But I digress.

Anyway, you don’t need play to hunter or hit up Petco to stock up on birds. Inside your body is the best primal warning system on the planet. I thought about calling it a “Turd Box” but that’s gross.

So, How do we trust our guts more often? Why do we tend to ignore when the birds start flutterin’?

Random Thoughts:

Remain vigilant with each human encounter no matter how minor it appears.

I was involved with a person who exhibited signs of Narcissistic Personality Disorder. Over the last 3 years, I’ve spent hours reading all I can about narcissism only because the word gets thrown around flippantly – I truly wanted to understand it. Most important, I wanted to figure out who I was and why I fell so hard for someone with this alleged condition.

The gut nudged me on numerous occasions to get the hell away. However, my thoughts, mostly my heart, promptly suffocated the birds; I carelessly discounted my Gut Box. I was in denial. I thought it would get better. It didn’t. It got worse.

Only rivaled by a negative experience with a former employer, this was the worst association of my lifetime (so far). I have nobody to blame but the person who stares at me in the mirror. I’m fortunate it’s happened once. I know people immersed in repeated instances, entrenched patterns with those who are unhealthy for them.

Now when my Gut Box flutters, I listen. I am conditioned to conclude, depart, and never look back. It took pain to awaken my respect for the Gut Box.

Never be afraid to walk away or at the least, fully explore what your inner voice is telling you.

Don’t discount the feeling because…

Your gut is a survival tool. The best early-warning system you got. Ignore it at your own risk.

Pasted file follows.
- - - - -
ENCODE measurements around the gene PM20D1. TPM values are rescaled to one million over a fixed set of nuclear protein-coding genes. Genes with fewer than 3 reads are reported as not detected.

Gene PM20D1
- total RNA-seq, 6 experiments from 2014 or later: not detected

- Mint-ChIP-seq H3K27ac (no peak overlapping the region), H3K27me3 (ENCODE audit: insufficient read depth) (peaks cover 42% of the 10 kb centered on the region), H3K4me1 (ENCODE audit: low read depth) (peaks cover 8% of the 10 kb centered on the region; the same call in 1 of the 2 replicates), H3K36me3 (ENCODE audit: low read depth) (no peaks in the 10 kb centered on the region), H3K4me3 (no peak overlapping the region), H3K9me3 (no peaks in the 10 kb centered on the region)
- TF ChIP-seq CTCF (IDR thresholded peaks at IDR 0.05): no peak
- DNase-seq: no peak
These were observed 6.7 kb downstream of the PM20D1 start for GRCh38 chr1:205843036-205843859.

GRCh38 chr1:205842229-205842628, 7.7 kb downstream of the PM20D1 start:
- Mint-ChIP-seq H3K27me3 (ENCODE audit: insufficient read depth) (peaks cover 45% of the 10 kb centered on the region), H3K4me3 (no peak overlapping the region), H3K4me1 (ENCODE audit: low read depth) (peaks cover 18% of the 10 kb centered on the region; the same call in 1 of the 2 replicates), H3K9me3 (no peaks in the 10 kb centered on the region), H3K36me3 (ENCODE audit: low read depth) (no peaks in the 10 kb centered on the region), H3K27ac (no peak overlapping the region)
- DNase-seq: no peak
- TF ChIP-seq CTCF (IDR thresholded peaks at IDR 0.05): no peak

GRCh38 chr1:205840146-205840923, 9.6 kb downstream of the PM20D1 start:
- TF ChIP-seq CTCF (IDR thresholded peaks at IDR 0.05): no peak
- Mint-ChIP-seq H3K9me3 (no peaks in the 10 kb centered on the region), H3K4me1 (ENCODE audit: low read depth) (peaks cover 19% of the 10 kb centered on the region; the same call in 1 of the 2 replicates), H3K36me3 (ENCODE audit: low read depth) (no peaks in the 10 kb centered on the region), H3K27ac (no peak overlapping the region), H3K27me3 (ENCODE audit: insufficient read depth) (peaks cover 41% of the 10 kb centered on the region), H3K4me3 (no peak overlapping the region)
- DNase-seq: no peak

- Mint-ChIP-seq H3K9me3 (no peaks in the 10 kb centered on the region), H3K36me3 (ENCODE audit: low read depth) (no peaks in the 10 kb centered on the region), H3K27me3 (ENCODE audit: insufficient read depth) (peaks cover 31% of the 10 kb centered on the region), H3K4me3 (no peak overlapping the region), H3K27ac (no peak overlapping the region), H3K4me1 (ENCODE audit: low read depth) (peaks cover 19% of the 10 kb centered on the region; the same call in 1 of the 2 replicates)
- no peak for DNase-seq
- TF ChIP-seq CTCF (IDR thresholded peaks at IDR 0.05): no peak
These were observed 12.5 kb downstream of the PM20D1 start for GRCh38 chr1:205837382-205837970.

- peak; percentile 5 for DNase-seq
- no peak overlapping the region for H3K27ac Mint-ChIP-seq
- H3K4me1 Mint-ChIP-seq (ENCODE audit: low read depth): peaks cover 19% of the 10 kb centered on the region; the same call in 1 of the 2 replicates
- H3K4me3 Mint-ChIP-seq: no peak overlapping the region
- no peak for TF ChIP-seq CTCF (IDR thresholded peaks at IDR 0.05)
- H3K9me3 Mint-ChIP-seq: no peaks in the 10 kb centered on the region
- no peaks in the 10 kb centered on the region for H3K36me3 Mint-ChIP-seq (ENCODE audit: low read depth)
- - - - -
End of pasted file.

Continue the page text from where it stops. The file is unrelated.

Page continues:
Ignore the “Bird Box” and the next step may be a pine box (or whatever they use for caskets these days). In reality, ignoring the Gut Box may cause death, too. It’ll just take longer and possibly be more painful than anything Sandra Bullock would need to deal with if she dared to remove her blindfold.

Your inner warning system deserves attention. Stop the attempts to rationalize or squelch the voice. As children, we observed people through clear lens. As adults, our lens are smeared and warped by life experiences and biased perceptions. The more proficient you become at verbal and physical cues, the stronger a gut sense will become, too. The gut is the ultimate people “decoder.”

Be an observer. Work out your core Gut Box. Stand outside life and look in a bit. 

Sit in a coffee shop or any populated public place with pen and paper and notice how those around you behave. Can you pick up on verbal and physical cues? Anything you can do to sharpen observation skills will help to work out your core Gut Box.

It’s acceptable to disengage with those who set off your internal sense of danger. No questions asked. Sure, you will mess up a couple of times. The collateral danger is worth long-term health and sanity.

Ironically, a well-toned Gut Box can make you seem psychic. You’ll deftly anticipate whether an association needs to conclude or a relationship is worth the effort.  A Gut Box will allow you to engage with the world and not cut yourself off based on negative episodes of the past, thus making you increasingly socially adaptable!

So, watch Bird Box. Personally, I thought it was meh. No big deal. Too many holes in the script, but enjoyable.

Focus on the Gut Box in 2019.

It’s the best early-warning system you got.

Discard the blindfolds that life has placed over your eyes.

It’s a matter of life or death.